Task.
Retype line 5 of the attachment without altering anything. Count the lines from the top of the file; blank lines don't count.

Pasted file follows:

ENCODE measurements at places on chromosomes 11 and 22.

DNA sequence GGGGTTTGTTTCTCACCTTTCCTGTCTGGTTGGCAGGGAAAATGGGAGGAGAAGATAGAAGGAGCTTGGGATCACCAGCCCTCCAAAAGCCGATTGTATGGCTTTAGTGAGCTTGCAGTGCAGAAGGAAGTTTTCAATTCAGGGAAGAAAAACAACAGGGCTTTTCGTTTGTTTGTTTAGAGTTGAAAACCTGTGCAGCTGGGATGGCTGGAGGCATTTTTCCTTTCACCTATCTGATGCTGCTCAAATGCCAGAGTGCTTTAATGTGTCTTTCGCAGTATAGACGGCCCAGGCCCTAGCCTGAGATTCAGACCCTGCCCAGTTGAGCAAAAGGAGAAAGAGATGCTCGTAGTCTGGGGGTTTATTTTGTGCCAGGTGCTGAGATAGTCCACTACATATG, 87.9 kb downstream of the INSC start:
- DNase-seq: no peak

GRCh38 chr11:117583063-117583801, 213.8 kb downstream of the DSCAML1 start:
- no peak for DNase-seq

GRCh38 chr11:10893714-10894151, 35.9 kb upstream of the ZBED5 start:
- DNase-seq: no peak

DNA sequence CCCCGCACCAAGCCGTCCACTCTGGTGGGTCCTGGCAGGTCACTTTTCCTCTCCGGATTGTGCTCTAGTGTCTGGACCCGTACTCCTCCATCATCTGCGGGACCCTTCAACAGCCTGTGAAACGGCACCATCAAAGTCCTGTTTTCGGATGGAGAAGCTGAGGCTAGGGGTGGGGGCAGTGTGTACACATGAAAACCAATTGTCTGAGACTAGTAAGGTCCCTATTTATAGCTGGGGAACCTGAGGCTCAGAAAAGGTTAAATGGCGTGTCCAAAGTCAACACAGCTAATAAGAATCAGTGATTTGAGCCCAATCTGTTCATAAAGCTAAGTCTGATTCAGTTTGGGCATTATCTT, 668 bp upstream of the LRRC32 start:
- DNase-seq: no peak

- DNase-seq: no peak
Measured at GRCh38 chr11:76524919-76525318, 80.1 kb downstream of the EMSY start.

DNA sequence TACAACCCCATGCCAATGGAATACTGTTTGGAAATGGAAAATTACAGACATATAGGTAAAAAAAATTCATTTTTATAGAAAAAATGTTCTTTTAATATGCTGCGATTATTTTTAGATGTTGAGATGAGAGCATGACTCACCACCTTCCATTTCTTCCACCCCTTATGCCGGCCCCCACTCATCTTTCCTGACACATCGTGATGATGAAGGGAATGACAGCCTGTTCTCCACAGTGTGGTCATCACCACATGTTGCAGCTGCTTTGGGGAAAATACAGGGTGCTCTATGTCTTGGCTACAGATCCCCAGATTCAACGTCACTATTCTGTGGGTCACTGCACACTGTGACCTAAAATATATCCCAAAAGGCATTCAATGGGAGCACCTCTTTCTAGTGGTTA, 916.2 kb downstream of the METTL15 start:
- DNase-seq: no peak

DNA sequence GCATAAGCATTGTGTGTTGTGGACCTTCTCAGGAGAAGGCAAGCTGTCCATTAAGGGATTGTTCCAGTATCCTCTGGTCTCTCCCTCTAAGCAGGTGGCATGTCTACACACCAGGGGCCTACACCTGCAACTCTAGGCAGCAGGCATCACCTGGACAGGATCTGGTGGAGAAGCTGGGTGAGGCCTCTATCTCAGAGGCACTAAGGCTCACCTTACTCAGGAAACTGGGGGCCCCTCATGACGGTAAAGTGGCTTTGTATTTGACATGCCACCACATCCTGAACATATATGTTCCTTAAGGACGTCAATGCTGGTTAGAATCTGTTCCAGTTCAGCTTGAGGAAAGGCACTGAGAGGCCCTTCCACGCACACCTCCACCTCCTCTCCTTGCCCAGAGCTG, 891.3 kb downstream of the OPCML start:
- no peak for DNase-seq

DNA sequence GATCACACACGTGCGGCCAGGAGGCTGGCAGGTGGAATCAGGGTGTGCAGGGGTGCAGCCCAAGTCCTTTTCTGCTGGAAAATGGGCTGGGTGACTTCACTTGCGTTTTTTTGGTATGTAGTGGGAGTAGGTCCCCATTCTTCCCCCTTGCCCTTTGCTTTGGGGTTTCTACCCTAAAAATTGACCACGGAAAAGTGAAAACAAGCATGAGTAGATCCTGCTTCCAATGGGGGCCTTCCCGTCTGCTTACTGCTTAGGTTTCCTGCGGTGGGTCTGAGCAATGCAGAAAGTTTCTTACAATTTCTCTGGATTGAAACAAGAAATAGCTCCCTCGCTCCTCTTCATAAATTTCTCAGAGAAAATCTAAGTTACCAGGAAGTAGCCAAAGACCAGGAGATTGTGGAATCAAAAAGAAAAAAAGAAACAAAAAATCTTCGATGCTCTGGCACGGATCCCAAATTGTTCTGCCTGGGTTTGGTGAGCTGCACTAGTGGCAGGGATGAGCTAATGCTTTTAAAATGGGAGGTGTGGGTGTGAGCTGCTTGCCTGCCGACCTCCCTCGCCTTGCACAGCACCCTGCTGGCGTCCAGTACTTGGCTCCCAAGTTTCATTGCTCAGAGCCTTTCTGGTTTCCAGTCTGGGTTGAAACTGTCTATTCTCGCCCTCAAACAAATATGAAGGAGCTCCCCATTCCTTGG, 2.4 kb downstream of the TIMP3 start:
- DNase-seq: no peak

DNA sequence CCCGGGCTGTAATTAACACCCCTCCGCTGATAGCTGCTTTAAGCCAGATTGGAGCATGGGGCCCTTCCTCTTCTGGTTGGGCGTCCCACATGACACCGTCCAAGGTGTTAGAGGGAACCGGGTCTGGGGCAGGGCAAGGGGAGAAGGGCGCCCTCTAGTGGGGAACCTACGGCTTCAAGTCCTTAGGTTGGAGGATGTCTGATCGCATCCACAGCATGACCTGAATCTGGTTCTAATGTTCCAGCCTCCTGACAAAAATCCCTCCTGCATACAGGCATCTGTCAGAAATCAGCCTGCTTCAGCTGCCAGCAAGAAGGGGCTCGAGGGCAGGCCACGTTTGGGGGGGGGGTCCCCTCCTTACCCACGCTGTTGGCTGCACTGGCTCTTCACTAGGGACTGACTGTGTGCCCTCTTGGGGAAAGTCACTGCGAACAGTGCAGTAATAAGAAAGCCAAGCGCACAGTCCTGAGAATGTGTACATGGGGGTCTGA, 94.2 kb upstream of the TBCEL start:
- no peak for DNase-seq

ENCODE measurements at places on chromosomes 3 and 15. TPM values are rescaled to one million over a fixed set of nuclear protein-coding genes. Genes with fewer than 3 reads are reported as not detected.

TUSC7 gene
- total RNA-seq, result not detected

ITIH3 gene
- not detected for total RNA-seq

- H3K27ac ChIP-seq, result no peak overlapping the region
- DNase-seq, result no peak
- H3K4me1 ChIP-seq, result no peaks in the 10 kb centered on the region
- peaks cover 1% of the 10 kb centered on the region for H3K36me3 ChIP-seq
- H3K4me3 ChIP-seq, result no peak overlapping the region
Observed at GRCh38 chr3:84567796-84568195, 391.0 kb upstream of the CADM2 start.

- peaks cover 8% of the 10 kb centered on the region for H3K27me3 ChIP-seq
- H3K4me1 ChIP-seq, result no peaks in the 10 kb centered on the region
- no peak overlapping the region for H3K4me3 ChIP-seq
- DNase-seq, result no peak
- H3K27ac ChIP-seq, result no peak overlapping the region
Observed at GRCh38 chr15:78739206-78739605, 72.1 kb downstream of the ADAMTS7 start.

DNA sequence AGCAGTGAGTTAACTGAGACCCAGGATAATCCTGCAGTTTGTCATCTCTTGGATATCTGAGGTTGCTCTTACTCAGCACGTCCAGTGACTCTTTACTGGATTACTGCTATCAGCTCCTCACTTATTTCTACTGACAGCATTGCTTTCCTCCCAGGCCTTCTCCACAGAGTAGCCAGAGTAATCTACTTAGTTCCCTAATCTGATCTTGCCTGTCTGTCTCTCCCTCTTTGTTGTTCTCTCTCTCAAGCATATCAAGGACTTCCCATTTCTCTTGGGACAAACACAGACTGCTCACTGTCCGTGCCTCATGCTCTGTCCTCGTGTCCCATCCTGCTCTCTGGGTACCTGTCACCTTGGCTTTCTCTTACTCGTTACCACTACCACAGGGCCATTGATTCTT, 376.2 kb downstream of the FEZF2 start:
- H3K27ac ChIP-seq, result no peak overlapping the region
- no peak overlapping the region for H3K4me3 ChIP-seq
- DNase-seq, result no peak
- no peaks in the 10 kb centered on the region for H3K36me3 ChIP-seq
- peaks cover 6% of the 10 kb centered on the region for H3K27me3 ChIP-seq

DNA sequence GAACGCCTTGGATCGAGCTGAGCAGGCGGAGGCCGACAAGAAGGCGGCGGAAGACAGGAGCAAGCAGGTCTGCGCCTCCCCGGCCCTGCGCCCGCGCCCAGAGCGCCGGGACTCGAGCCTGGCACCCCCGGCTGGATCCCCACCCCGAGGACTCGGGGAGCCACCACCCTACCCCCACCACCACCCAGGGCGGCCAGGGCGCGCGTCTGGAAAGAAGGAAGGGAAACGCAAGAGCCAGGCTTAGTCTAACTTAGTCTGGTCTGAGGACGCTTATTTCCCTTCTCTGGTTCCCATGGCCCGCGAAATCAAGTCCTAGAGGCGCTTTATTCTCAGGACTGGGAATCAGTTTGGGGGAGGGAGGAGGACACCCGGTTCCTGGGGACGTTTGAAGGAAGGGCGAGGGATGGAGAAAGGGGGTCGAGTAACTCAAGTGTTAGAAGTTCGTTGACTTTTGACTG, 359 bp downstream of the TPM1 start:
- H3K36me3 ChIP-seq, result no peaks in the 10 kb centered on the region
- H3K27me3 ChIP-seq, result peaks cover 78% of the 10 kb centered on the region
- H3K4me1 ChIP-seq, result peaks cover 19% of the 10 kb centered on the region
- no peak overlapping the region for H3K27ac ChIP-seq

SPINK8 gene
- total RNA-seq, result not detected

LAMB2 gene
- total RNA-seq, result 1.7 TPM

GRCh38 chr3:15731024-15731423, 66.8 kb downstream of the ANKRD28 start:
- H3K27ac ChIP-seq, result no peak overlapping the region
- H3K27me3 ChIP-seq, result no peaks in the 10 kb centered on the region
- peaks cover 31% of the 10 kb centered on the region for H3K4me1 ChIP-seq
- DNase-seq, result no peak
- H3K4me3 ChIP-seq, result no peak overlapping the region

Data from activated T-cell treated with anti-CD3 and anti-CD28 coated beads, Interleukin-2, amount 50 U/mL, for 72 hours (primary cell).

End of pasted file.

- no peak for DNase-seq